Have you ever thought about pipe smoking? It must seem like a silly question. Of course we think about pipe smoking. We think about it every day. We think about our down time when we can enjoy that next bowl. We think about which tobacco we’re going to smoke next, and which pipe we’ll use. But what I’m getting at goes deeper than that. Have you ever really thought about why you smoke a pipe? This may seem a bit esoteric but I hope not. I think there are deeper reasons why we smoke pipes that we rarely think about. On the surface we like smoking a pipe because of the taste of the tobacco, because we want to try new pipes and new flavors. Because we like to share what we have with others. Because we want to collect pipes and tobaccos. But I still think there are other reasons we smoke that don’t always come to mind. Maybe some of those reasons don’t translate well into words. I’m thinking of contemplative and meditative reasons for smoking a pipe.
G. L. Pease
From the "That Never Happens" department: I just realized that I missed last month's column. Completely. Really. Fact of it is that I very nearly missed January every other way, too. I remember that it arrived, something about New Year's Day, and then a flurry of stuff from every corner occupied my days until, right, February, and then some. I'd love to claim that I slept through it, but judging from the generally weary condition of somnambulation that only barely passes for my waking state, it's clear that didn't happen. In the midst of general commotion and chaos, I do know that I've been working on some interesting projects that I can't yet talk about (such a tease), but they've kept my brain distracted enough to clobber any notion of tempus's fugiting. And, tempus really do fugit. It was a note via email asking if I was still alive , a note that I could not be cruel enough to leave unanswered, that broke the trance, and, here we are. During my apparent absence, a lot of blending thoughts have been perpetually percolating in mine own kopf, so as I dug through the mail bag, I grabbed some contextually apropos submissions to start the first column of the year, a month late. Did you miss me?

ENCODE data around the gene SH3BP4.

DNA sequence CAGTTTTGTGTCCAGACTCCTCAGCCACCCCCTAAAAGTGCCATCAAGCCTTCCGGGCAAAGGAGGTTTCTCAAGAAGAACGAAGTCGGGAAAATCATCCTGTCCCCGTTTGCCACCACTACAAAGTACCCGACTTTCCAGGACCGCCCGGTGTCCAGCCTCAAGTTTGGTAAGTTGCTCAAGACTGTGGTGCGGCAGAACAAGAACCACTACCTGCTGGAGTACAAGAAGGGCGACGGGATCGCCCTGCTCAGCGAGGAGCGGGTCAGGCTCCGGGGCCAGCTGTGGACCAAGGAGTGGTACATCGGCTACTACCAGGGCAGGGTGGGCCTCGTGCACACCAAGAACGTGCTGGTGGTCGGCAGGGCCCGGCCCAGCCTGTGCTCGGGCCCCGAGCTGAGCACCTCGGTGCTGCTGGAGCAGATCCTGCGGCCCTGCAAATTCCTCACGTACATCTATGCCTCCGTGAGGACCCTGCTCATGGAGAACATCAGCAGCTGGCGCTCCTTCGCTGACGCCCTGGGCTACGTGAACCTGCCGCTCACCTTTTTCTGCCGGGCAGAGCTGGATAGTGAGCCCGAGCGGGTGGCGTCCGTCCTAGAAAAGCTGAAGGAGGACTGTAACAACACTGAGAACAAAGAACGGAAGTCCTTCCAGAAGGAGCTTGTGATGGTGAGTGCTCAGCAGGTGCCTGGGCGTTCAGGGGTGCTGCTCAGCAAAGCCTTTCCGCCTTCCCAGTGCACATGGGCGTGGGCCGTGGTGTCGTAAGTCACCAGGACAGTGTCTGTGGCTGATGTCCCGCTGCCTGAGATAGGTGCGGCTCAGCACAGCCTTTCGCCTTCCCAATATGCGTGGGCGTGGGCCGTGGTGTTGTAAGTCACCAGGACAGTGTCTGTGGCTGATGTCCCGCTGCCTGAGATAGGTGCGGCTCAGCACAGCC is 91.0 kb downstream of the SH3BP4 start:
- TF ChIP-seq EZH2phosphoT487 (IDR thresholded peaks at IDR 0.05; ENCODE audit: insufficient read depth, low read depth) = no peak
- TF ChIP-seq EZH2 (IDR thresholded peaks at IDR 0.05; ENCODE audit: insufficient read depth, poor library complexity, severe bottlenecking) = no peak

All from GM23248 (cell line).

When does a fad cease being a fad and become an exciting hobby? And following that line of thought, when does that compelling hobby cease to be a hobby and become an all-encompassing serious obsession?
Personally, I'm at the serious obsession stage right now today. My pipe smoking and collecting began shortly after college, in the 1960s when I came across the old Royal Cigar Store on Forsyth Street in Downtown Atlanta and actually thought I had found heaven.